Notwith­stand­ing their de­sire to end the Is­raeli-Pales­tinian con­flict, the Ira­nian threat as­sumes greater ur­gency for both I srael and the Ar ab s tates. B oth sides ha ve long since con­cluded that Iran is a com­mon en­emy and poses a real danger to their national se­cu­rity. As they see it, al­though the Iran deal has de­layed its pur­suit of nu­clear weapons, Tehran is still com­mit­ted to be­com­ing a nu­clear power.

Re­gard­ing the con­cern over the Ira­nian threat, Trump said noth­ing that was not known be­fore: “There is a grow­ing re­al­i­sa­tion among your[ Is­rael] Arab neigh­bours that they have com­mon cause with you in the threat posed by Iran, and it is in­deed a threat, there’ s no ques­tion about that.”

It is true that Tehran is de­lib­er­ately desta­bil­is­ing the re­gion by its sup­port of ter­ror­ist or­gan­i­sa­tions and by med­dling in the Arabs’ do­mes­tic af­fairs (Syria, Le­banon, and Ye­men) to serve its hege­monic am­bi­tion. Is­rael and the Arab states have for sev­eral years been col­lab­o­rat­ing strate­gic ally by shar­ing in­tel­li­gence and de­vel­op­ing clan­des­tine se­cu­rity co­op­er­a­tion to stop Iran from re­al­is­ing its re­gional ob­jec­tives.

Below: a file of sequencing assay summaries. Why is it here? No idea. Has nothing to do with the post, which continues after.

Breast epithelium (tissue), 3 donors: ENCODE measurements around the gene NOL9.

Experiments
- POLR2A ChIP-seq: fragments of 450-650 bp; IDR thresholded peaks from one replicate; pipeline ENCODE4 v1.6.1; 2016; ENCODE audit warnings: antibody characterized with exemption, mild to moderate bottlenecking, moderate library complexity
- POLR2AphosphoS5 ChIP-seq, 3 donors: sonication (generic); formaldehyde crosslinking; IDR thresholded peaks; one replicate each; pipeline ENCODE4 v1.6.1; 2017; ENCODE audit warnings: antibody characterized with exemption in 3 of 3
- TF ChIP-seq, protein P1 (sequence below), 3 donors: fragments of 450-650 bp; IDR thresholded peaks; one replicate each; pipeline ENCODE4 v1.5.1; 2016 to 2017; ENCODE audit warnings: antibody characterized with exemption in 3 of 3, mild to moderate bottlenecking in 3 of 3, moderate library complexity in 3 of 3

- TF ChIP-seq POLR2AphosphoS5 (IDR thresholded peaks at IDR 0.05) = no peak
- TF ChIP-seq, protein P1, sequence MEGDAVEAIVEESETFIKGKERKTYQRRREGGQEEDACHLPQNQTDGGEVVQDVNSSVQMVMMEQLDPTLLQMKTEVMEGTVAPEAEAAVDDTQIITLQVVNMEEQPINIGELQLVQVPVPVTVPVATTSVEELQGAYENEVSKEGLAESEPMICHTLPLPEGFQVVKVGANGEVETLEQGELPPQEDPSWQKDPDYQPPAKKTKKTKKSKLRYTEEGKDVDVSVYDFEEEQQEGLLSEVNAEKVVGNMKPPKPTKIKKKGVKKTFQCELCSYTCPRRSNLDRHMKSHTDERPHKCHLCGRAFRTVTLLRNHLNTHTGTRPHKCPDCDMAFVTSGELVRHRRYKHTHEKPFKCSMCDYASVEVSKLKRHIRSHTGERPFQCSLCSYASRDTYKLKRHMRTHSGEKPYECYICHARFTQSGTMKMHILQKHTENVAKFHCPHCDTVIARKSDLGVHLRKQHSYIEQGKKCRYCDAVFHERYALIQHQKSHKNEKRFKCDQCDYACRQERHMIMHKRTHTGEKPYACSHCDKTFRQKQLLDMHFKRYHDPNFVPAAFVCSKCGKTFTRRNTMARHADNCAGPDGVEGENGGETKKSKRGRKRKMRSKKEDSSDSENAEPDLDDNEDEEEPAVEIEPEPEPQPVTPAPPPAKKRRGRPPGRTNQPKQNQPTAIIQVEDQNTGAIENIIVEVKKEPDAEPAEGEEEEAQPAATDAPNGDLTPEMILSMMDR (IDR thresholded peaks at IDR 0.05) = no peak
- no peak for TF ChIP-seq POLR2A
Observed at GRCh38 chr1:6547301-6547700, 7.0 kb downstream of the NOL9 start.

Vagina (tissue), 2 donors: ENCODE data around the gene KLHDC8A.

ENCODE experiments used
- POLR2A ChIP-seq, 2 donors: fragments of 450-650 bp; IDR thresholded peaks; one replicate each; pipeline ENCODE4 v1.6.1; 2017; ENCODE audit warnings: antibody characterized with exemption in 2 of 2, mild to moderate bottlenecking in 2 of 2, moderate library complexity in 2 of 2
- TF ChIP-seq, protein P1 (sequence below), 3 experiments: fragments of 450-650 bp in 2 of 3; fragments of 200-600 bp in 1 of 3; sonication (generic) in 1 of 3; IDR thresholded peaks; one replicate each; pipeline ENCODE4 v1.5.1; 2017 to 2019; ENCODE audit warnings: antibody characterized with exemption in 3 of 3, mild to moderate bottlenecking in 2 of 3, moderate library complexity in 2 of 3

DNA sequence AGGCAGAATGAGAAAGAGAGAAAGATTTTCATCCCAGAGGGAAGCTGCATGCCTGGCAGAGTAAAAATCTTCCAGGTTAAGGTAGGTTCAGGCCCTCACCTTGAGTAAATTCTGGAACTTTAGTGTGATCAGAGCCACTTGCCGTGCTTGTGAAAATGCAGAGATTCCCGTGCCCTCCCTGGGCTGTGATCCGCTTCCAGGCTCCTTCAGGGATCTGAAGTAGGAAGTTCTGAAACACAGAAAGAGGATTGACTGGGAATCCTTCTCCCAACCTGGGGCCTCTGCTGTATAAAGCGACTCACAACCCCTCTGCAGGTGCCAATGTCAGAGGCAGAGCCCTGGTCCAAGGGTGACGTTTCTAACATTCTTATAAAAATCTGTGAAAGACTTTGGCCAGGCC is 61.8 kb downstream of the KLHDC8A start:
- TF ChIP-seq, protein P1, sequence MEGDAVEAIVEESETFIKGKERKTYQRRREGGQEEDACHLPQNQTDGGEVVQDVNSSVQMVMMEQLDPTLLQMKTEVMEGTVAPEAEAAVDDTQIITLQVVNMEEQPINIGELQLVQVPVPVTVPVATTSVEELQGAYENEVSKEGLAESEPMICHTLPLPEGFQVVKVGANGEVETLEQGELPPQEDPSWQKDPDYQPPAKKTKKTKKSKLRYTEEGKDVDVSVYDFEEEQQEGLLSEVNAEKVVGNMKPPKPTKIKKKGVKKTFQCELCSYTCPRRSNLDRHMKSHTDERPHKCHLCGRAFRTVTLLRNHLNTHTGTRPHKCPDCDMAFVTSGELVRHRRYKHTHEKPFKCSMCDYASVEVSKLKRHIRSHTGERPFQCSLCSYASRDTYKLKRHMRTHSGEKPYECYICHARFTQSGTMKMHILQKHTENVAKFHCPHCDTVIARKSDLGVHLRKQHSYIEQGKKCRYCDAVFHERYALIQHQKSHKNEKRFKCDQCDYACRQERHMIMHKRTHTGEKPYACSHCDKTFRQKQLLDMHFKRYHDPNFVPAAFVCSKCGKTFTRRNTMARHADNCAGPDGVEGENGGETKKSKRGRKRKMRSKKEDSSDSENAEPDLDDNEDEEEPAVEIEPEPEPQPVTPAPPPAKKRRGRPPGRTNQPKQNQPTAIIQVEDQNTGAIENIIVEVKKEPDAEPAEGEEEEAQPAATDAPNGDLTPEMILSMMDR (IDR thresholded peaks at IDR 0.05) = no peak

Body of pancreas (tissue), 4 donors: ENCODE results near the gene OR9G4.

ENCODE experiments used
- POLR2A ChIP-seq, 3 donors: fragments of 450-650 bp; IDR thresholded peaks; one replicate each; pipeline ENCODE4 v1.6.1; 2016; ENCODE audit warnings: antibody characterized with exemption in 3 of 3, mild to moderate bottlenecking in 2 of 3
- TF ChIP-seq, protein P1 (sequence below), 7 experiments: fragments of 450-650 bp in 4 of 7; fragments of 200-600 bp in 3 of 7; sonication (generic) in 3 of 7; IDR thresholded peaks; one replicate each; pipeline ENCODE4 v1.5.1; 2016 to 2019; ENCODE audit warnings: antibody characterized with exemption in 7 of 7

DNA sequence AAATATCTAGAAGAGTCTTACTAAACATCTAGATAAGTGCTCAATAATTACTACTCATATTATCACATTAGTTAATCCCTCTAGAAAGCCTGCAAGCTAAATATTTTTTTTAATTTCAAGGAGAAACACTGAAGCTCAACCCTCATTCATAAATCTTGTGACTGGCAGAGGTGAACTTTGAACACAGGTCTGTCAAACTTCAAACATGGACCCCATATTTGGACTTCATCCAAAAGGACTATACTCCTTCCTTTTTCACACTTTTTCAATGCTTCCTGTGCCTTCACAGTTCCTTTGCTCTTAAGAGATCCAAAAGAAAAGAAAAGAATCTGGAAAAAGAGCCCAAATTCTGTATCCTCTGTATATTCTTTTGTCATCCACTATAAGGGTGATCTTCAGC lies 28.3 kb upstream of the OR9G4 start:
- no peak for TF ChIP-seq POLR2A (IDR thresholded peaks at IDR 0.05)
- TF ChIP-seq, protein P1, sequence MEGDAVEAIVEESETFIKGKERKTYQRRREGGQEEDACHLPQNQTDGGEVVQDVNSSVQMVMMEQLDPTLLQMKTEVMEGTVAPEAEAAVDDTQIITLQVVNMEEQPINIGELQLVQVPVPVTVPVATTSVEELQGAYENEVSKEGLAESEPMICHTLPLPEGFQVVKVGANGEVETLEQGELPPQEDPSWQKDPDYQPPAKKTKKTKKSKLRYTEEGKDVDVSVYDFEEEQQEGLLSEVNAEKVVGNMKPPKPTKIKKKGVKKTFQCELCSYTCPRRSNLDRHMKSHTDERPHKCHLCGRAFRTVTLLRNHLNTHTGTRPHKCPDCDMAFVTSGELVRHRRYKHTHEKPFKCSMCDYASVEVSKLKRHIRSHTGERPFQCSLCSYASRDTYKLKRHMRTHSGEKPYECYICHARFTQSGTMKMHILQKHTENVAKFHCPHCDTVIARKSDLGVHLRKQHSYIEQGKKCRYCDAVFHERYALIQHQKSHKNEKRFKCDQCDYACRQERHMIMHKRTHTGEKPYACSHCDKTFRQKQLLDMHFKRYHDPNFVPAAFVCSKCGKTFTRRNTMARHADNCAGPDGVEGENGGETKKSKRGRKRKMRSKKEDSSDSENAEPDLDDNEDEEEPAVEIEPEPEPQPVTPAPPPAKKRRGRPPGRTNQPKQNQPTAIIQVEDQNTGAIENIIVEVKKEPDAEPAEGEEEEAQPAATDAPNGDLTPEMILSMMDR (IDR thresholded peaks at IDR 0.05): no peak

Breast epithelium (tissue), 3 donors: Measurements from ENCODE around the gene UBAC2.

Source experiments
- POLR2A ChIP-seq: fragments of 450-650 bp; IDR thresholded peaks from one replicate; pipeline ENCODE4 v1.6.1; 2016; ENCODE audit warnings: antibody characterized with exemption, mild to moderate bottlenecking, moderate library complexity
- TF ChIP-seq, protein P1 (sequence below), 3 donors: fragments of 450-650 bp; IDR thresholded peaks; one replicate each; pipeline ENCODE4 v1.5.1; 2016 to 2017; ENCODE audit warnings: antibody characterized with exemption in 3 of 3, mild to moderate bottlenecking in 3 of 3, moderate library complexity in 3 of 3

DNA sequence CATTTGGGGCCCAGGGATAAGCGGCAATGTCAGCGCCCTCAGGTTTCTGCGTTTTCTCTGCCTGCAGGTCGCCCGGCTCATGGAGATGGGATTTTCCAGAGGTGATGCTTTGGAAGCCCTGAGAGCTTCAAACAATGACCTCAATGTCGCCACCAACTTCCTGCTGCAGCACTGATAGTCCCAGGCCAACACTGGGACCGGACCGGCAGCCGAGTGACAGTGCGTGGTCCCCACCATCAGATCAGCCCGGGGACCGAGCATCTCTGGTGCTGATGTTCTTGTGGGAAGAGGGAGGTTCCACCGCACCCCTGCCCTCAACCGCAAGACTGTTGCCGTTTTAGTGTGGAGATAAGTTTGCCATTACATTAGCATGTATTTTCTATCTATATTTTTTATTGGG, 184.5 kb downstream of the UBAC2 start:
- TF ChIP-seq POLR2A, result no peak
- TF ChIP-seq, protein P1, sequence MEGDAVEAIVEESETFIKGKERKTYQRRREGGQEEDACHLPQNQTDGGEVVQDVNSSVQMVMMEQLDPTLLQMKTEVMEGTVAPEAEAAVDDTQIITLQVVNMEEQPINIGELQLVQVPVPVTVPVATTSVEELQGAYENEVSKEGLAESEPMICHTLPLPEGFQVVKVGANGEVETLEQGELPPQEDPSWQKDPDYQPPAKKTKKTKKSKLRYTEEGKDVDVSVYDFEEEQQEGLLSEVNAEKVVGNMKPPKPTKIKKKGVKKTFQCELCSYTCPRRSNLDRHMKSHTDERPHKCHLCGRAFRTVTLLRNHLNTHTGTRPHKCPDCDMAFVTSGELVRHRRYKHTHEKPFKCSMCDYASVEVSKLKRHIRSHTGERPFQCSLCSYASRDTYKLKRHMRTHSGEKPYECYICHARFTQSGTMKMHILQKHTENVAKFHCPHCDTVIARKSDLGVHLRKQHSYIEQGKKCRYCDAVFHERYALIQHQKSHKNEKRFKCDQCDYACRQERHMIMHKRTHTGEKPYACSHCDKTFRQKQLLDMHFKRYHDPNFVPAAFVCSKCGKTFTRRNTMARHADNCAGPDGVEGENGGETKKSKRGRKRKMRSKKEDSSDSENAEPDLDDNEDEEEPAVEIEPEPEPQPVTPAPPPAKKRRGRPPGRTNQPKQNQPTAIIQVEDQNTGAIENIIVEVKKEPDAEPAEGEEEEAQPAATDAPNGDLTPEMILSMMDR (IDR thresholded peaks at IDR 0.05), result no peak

Other than boast­ing by stat­ing: “We are telling you right now that Iran will not have nu­clear weapons”, Trump of­fered no con­crete steps as to how to deal with the Ira­nian men­ace. In­stead, he en­cour­aged the Sunni Arab states to ally against Shi’ite Iran, which can only fur­ther heighten ten­sions be­tween the two sides and fur­ther desta­bilise the re­gion.

Trump ig­nores the ba­sic fact that re­gard­less of Iran’ s mis­chiefs and trans­gres­sions, it is here to stay. Tehran has been com­ply­ing with all the pro­vi­sions of the nu­clear deal and it has just re­elected Pres­i­dent Hassan Rouhani, who is a mod­er­ate and ex­pressed on many oc­ca­sions that he wants im­prove re­la­tions with the U.S. and the Arab states.